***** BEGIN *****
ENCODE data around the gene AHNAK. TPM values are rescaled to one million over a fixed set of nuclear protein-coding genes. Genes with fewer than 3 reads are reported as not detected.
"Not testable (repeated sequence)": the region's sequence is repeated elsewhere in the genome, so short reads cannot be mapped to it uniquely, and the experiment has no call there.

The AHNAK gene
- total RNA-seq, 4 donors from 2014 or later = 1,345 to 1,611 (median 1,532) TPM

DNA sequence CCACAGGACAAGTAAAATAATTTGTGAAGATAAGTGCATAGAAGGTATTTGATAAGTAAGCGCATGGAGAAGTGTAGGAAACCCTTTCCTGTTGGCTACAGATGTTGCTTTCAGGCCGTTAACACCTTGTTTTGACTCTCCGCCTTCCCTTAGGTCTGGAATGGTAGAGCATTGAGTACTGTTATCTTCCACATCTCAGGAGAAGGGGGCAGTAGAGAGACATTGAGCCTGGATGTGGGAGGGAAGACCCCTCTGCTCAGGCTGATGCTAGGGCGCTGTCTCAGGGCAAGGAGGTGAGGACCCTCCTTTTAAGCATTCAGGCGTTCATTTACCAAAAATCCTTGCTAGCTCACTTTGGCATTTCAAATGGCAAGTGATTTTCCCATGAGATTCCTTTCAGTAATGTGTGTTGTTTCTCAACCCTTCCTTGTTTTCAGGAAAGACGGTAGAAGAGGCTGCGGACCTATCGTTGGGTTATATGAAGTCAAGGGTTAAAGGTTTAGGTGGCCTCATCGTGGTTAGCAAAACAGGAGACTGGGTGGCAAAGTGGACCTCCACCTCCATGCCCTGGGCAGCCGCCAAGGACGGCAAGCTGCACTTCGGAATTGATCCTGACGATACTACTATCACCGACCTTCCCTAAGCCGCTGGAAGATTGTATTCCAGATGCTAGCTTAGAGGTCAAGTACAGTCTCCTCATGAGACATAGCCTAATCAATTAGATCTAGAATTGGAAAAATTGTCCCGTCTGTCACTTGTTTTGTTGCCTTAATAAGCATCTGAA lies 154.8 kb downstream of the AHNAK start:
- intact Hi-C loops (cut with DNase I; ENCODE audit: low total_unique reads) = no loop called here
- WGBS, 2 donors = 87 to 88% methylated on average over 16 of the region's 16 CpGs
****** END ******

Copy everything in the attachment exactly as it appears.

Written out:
ENCODE data around the gene AHNAK. TPM values are rescaled to one million over a fixed set of nuclear protein-coding genes. Genes with fewer than 3 reads are reported as not detected.
"Not testable (repeated sequence)": the region's sequence is repeated elsewhere in the genome, so short reads cannot be mapped to it uniquely, and the experiment has no call there.

The AHNAK gene
- total RNA-seq, 4 donors from 2014 or later = 1,345 to 1,611 (median 1,532) TPM

DNA sequence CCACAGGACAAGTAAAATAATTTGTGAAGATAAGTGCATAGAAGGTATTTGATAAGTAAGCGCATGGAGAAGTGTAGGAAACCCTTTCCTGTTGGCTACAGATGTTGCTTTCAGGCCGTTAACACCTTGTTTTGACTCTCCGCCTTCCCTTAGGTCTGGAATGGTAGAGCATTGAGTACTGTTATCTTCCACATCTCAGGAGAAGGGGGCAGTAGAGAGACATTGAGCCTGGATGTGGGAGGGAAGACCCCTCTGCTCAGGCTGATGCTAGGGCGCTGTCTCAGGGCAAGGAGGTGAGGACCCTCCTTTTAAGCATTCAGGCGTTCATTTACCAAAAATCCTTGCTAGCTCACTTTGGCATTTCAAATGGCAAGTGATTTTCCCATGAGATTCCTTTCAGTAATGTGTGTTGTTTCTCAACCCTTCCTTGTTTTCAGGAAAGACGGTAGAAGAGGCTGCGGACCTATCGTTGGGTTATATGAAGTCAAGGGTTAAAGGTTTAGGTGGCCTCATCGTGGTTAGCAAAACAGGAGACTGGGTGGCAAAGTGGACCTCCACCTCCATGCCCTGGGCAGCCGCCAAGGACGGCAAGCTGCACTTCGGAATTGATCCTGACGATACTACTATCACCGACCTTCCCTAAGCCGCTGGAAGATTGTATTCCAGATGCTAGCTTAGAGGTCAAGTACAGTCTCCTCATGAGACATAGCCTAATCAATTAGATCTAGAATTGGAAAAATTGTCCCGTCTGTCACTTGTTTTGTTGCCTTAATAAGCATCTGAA lies 154.8 kb downstream of the AHNAK start:
- intact Hi-C loops (cut with DNase I; ENCODE audit: low total_unique reads) = no loop called here
- WGBS, 2 donors = 87 to 88% methylated on average over 16 of the region's 16 CpGs